Q. Shocks and struts have a strap on the them to help with installation….
A. The straps serve only one purpose, and that is to fit the unit in the box. All the manufacturers use certain size boxes. If the boxes they use are, say, 20 inches long, and a strut or shock is 29 inches long, that unit will get a strap to compress it to fit in the box. And if the shock is shorter than 20 inches, then a strap is not needed, since it fits in the box with room to spare.
Sure, sometimes they can help with an installation, but that was not the intended use of the strap.
Q. Heavy Duty Shocks always say Heavy Duty on them…
A. The term “Heavy Duty” is a generic one. It is our opinion that a shock that has more dampening power and durability over an OE or low pressure design unit, is for heavy-duty use. To us, that means any shock that is a monotube design. CLICK HERE to find out why monotube shocks have better dampening, run cooler, and last longer, that’s a matter of science. Any company can slap the word ‘heavy-duty’ on their packaging, but that term does not give you any facts.
Note that not every vehicle needs a ‘heavy-duty’ shock either. There is nothing wrong with using a low pressure gas unit if light-duty use is all you need.
Q. Heavy Duty shocks have a thicker body diameter than a light duty shock……
A. Some shocks represented as a ‘heavy duty’ shock will be a twin-tube low pressure design. Those kinds of shocks get a lot of cavitation and heat, so shock manufacturers give them a large body resevoir to hold extra oil, to try and keep them cooler (such as a Monroe Magnum).Monotube shocks are a more modern design, and do not generate as much heat and aeration, so those kinds of shocks do not need the extra oil, and are slimmer in size / diameter.
Q. Shocks / Struts will hold up my vehicle or change it’s height….
A. Shocks (or Struts) do not really hold up a vehicle. For example, if you ever took shocks off your pickup-truck or RWD car before, you know when you set it down off the jack, it sits pretty much the same as it did before you took the shock off. What “holds” the vehicle up is the coil springs, leaf springs, or in some cases, a torsion bar.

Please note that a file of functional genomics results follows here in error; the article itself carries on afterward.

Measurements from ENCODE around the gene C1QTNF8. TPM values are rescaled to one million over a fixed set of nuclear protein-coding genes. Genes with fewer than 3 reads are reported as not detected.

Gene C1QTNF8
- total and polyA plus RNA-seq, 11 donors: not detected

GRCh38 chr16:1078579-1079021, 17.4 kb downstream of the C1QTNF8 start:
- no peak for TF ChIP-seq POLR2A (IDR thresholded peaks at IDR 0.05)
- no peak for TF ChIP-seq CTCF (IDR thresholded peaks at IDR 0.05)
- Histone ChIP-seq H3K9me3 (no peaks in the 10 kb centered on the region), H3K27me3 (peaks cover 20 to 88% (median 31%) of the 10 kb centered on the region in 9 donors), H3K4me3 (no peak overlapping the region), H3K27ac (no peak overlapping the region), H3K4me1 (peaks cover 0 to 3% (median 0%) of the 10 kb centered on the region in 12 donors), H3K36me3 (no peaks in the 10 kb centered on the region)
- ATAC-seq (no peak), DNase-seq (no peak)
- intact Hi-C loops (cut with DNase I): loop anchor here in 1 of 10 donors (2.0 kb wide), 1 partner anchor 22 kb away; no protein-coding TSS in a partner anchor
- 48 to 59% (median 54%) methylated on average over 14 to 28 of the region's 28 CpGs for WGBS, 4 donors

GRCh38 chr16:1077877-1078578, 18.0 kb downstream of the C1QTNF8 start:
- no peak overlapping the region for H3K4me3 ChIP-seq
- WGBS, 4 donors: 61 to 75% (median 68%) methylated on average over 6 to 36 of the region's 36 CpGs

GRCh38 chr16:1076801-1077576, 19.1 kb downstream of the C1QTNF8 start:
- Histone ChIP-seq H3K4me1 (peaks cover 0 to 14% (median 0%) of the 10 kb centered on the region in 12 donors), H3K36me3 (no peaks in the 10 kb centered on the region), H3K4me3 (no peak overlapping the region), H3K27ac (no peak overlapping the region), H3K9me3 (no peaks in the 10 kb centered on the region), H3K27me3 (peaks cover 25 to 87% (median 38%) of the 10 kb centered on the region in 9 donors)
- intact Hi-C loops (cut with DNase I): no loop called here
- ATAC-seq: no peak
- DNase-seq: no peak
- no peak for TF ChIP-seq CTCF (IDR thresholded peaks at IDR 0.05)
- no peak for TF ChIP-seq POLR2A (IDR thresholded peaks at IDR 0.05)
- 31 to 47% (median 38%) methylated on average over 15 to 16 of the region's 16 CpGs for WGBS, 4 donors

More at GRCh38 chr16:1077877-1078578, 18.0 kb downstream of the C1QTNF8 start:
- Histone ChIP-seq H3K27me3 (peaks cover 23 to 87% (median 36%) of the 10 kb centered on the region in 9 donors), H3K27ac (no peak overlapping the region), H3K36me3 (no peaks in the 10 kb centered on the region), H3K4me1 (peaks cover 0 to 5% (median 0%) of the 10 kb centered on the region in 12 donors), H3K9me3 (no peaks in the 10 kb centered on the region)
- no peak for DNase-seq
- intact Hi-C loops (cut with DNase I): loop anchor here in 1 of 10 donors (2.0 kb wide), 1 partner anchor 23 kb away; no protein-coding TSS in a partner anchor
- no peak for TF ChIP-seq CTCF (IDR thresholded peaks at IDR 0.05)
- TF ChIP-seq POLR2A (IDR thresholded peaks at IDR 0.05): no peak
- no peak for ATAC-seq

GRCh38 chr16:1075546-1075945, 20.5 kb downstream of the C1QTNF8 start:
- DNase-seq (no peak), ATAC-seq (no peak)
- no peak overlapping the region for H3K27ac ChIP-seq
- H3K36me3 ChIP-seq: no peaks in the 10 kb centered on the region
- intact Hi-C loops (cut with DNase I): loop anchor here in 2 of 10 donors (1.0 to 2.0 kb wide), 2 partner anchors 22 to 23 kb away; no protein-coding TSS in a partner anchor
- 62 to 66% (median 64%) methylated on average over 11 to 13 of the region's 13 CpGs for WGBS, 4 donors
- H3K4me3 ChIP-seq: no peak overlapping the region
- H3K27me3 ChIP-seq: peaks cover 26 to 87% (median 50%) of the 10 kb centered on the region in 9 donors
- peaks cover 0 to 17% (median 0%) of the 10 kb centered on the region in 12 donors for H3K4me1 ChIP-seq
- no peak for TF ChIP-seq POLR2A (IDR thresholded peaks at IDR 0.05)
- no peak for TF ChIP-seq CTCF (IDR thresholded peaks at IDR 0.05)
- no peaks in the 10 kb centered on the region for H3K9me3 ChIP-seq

There are shocks which can help, or add additional support, such as Monroe Load-levelers orMonroe Air-shocks. But no shock (outside of some kind of racing unit) is really designed to support a 3000-5000 lb. vehicle. There is a limit to how much a shock can help (for instance, just changing shocks on a half-ton pickup truck will not automatically make it a one-ton model.)
The primary uses of these type products is to keep the rear of the vehicle level with the front, so you have a more balanced suspension while driving or towing.
(On strut installations, it is important you get the springs seated correctly, or that can effect installation, and may effect height. Follow your repair manual’s instructions carefully, every vehicle is different).
Q. The more gas pressure inside a shock / strut, the stiffer the valving or ride will be…
A. That’s not really the way it works. The Nitrogen gas only prevents aeration (foaming bubbles) inside the unit. How soft or stiff a shock / strut is, that is determined by valving.
Aeration inside a shock or strut ‘kills’ the dampening ability of the unit, so the higher the pressure (for instance, Bilsteins have 360 psi ), the less chance you will get any aeration and heat, and less chance the units dampening ability will fade.
Valving in a shock or strut is calculated using “Rebound” and “Compression” figures. While shock manufactuers rarely publish these figures, their engineers work hard to come up with the best valving for maximum control and performance.
Phew! As you can see, there are a lot of details that go into suspension service. If you notice any symptoms that might indicate suspension problems, feel free to contact us about making an appointment.
If you learned something by reading this article, we encourage you to subscribe to our blog updates.[wysija_form id=”1″]
That’s it for now! See you next time.
This post was last edited on by.